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The Golden State Warriors don’t desire to envision a scenario where Draymond Green suits up for another team.
Green can opt from the final year of his deal and hit free agency in 2023. Talking to The Athletic’s Tim Kawakami, Warriors general manager Bob Myers said the four-time All-Star is “not just a guy we look at and say hes not likely to be around.”
“Now, at some time, decisions will have to be produced,” Myers said. “But so far as his importance to the organization and what hes done, were likely to do everything we are able to to help keep him in the fold.”
The GM added: “Draymond, certainly its obvious to anybody what hes done for all of us. I possibly could never sit here and say, ‘Well, hes not likely to be around.’ I cant even obtain the words out of my mouth.”
Because the 2022-23 season unfolds, Green’s future will turn into a bigger and bigger topic of discussion.
Anthony Slater and Marcus Thompson II reported on July 27 “the Warriors haven’t any plans to provide Green a maximum extension, and there isnt any current traction on any kind of extension.”
It’s an understandable position for Golden State to take.
Myers alluded to the way the front office will probably involve some tough decisions decreasing the pike.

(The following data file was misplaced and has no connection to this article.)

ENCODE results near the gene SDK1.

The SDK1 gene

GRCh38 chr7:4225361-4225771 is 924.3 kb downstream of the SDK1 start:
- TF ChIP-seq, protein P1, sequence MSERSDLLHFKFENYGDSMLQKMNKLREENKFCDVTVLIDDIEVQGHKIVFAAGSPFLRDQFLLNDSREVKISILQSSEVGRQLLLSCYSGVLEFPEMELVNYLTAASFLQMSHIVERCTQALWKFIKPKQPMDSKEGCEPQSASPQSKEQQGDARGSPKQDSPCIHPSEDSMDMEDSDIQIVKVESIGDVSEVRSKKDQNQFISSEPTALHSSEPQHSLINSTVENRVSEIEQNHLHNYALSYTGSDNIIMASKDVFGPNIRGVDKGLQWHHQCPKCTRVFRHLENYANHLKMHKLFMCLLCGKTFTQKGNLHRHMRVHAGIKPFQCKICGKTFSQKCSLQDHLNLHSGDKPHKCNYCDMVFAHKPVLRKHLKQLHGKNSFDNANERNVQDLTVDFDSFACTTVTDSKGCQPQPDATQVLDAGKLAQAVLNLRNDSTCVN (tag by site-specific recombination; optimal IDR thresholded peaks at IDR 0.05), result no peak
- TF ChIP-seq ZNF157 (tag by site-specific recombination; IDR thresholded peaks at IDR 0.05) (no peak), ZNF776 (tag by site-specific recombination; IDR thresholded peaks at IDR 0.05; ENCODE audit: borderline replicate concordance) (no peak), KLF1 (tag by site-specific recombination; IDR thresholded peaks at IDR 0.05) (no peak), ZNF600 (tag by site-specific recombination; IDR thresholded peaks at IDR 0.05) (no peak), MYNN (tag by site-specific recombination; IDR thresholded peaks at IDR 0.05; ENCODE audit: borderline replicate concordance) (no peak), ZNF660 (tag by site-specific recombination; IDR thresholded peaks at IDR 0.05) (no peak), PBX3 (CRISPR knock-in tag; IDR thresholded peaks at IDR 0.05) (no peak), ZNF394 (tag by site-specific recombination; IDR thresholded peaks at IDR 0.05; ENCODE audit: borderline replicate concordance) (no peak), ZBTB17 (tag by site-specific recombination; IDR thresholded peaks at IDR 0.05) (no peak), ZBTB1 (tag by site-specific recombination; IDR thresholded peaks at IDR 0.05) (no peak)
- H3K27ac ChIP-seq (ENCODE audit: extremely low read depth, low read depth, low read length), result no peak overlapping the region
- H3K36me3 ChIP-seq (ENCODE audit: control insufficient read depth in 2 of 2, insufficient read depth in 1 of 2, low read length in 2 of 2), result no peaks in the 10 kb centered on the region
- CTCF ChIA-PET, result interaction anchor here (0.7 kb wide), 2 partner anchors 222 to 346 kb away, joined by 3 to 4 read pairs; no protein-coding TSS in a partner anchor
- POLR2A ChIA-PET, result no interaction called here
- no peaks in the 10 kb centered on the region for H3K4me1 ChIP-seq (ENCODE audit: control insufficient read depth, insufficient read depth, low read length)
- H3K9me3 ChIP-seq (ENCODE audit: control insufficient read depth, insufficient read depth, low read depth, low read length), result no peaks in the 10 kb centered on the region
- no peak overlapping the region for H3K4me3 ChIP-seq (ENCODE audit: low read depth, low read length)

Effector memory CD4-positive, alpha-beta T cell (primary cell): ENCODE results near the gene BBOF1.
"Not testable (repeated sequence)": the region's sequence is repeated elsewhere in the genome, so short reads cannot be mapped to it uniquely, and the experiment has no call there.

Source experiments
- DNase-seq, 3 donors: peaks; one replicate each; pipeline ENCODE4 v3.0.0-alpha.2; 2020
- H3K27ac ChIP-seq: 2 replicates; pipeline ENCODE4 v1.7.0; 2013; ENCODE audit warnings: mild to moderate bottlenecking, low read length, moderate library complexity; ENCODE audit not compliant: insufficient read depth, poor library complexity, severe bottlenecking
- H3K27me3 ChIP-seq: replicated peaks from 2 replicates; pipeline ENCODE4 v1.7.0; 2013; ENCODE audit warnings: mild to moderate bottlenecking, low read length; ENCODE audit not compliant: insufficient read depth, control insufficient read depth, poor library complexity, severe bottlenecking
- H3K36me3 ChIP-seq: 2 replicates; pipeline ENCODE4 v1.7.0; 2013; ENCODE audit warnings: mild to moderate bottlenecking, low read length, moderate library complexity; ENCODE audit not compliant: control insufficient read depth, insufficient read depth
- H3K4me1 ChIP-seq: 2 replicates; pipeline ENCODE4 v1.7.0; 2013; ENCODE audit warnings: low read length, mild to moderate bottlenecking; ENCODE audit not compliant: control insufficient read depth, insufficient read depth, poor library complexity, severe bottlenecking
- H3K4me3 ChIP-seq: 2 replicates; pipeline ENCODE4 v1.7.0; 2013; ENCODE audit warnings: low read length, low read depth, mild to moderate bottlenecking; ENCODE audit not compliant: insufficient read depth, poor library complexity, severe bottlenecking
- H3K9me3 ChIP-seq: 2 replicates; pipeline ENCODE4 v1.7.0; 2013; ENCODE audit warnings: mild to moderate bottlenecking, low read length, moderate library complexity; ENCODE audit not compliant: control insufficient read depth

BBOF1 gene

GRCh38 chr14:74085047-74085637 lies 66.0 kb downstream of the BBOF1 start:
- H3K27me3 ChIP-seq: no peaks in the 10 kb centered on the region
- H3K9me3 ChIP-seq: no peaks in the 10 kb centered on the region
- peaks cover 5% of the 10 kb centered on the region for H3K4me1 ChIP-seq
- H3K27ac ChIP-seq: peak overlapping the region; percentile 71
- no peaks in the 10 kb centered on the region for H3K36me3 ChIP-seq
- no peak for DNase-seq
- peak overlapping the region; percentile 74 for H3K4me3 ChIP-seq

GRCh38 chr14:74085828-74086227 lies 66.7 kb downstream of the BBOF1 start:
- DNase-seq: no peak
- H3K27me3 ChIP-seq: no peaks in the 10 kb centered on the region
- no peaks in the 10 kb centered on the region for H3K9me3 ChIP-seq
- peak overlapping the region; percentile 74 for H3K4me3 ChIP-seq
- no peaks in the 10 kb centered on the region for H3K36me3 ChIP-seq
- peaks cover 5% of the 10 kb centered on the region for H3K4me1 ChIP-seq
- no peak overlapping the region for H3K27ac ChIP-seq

The Warriors are projected to get a $233.6 million payroll when Green is qualified to receive free agency in 2023, which include cap holds for Andrew Wiggins ($43.8 million) and Jordan Poole ($11.7 million). Between player contracts and luxury tax penalties, the franchise may be on the hook for $400-plus million.
Just as much as Chase Center has given Golden State a license to print money, ultimately ownership will hit its limit.
Green is really a franchise legend who’ll have his jersey retired someday. He’s also a 32-year-old forward whose trajectory continue is difficult to gauge.
Pinning down Green’s value is definitely tough because he’s the proverbial jack-of-all-trades and a master of none. He impacts the overall game on both ends of the ground but doesn’t usually dominate proceedings.
It isn’t as with Stephen Curry, for whom tabling a four-year, $215.4 million extension was a no-brainer. It is possible to continue building the team around Curry as he gets deeper into his 30s. Exactly the same might not be true of Green.
Re-signing the seven-time All-Defensive standout ought to be important once the time comes, but Myers may be smart to set a limit on what much the Warriors are prepared to offer. If he is able to get yourself a max contract elsewhere, then maybe it’s time and energy to part ways.